WWI: Operation War Diary – Your help wanted
Operation War Diary is a new joint project between The National Archive (providing the documents), the Imperial War Museum (providing the historical expertise) and Zooniverse (providing the technology community software) is recruiting citizen historians to index these war diaries. The project is online at www.operationwardiary.org.
During WWI each unit kept a war diary. There are over 1.5 million pages within these diaries telling the stories of what was happening on any given day during the war. This is where you have the opportunity to put your soldier into context. The diaries originated as a result of Field Regulations Part II issued in 1909 and reprinted in 1913, stipulating the purpose of the war diary and how the diary was to be completed. However, every diary is different. The goal of this new project is to “classify each page of every diary”. Indexing the war diaries will reveal questions about: military activity; people; weather; army life; and casualties.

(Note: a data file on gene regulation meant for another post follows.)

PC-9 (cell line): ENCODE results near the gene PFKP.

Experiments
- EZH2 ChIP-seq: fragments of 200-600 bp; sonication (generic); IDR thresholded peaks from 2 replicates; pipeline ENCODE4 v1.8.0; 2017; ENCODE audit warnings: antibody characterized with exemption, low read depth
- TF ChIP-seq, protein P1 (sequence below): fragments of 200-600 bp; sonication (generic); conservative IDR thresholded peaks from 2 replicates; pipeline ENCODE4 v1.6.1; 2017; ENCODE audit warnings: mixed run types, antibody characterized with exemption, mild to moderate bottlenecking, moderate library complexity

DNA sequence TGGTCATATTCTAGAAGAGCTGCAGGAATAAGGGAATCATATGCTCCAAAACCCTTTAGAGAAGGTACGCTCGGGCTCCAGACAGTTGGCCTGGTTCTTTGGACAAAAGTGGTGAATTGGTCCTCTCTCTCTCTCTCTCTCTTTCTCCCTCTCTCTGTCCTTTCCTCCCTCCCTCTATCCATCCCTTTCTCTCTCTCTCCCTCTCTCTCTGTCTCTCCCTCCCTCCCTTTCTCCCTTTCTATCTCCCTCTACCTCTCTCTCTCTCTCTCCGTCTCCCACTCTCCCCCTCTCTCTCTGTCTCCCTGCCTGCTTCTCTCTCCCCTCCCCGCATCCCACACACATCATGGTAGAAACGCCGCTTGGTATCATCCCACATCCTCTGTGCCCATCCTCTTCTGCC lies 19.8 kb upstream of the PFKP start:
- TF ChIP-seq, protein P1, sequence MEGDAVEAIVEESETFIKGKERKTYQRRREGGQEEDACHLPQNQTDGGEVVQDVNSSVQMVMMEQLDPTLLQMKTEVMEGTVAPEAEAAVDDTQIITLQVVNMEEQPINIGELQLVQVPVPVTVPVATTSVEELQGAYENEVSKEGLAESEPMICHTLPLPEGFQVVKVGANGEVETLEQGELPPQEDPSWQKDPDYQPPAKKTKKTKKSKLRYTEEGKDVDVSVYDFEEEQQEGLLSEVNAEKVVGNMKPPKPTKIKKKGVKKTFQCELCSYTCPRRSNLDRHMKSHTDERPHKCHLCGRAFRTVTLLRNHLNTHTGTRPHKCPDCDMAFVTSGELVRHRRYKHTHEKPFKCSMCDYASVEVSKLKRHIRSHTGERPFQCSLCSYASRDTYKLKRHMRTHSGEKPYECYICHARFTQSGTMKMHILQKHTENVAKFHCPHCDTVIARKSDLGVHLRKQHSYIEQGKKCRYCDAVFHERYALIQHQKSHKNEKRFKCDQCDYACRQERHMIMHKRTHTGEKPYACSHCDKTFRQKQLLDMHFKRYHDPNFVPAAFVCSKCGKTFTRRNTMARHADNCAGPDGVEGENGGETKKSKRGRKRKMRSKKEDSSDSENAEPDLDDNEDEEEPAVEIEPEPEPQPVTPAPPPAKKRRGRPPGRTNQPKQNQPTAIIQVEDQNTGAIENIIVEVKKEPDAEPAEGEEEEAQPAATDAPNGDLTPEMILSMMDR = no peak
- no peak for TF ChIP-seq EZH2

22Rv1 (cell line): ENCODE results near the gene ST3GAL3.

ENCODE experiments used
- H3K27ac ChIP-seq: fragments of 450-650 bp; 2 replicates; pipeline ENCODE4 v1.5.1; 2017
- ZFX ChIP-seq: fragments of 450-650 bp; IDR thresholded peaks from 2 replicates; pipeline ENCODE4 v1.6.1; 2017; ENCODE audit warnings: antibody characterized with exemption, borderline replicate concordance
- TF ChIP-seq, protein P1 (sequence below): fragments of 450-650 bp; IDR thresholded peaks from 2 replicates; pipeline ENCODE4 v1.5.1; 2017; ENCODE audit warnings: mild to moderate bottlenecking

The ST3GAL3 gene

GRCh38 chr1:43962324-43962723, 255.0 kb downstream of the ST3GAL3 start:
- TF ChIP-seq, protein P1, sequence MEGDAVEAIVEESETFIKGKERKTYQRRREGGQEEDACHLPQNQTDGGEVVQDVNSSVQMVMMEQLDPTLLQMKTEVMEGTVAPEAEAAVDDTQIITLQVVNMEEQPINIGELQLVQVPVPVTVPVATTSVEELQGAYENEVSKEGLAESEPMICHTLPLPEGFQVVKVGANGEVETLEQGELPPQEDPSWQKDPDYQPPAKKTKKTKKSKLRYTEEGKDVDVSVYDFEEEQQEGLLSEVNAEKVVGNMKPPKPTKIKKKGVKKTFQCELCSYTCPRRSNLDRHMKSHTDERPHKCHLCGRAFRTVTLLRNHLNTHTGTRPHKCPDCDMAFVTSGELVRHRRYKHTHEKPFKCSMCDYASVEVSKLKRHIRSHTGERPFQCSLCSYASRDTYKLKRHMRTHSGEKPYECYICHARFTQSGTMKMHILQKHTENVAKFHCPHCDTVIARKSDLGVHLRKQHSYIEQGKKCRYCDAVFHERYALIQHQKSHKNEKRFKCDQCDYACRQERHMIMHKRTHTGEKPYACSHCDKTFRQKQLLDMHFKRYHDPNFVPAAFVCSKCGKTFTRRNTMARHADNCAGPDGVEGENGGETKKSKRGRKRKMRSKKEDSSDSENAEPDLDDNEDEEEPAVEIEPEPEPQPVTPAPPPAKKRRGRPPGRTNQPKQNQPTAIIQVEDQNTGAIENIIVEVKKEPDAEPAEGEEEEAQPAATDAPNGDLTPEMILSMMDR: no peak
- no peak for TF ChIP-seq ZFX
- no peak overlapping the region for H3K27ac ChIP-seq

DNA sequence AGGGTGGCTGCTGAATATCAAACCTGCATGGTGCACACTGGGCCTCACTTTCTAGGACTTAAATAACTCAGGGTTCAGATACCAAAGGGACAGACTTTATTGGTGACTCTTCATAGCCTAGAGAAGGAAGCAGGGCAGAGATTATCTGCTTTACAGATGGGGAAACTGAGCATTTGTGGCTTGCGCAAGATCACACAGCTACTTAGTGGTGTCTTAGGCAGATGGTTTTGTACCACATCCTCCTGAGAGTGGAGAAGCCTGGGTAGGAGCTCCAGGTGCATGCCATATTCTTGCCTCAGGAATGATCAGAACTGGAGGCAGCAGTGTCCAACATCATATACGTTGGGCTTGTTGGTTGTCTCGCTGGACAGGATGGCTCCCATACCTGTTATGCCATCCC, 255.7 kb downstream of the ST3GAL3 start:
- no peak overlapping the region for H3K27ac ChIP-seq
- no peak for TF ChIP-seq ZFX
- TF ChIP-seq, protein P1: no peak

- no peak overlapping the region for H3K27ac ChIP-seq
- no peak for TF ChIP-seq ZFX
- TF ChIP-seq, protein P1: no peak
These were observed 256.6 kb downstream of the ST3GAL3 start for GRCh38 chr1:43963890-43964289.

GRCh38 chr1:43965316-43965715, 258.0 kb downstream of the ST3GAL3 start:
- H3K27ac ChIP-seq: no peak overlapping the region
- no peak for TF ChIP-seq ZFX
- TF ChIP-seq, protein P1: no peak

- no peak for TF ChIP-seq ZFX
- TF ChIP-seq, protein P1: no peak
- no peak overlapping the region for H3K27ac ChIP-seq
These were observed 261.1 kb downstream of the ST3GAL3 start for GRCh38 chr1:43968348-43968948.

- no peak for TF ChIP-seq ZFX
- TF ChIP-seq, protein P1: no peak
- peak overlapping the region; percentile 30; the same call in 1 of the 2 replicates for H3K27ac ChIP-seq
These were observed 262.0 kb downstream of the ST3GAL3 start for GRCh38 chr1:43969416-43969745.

The website provides a Field Guide to the diaries with examples of the different pages – cover, diary, orders, signal pads, reports and other documents (e.g. maps) and lists what is hoped will be tagged and indexed on each of these pages. There is a 10 minute tutorial on how to tag and index, which is very good. You will need to register first and then you can start tagging. Currently 31 diaries are online in various levels of completion. The site states that eventually everything from Operation War Diary will be available to everyone free of charge.
The stated purpose is to “classify each page of every diary”, however on the About Us page is states that The National Archives has digitized the war diaries of the units under the command of the British and Indian cavalry and infantry divisions on the Western Front. This makes me wonder if other Fronts such as Gallipoli or Mesopotamia will be included later. Personally I hope so as I have a soldier dying at El Kut in Mesopotamia and I would like to read that war diary.
There is also a discussion section where images can be posted of problem pages, help requests, or exciting finds. This is a very active section, for example 12 images with questions posted within the last hour.
I have read some war diaries in the past, but logging in and starting to tag the data really helps you appreciate the depth of details that are here about the lives of our soldier ancestors. The process was simple, fun and educational. If you have WWI ancestors, come join us in this worthwhile project.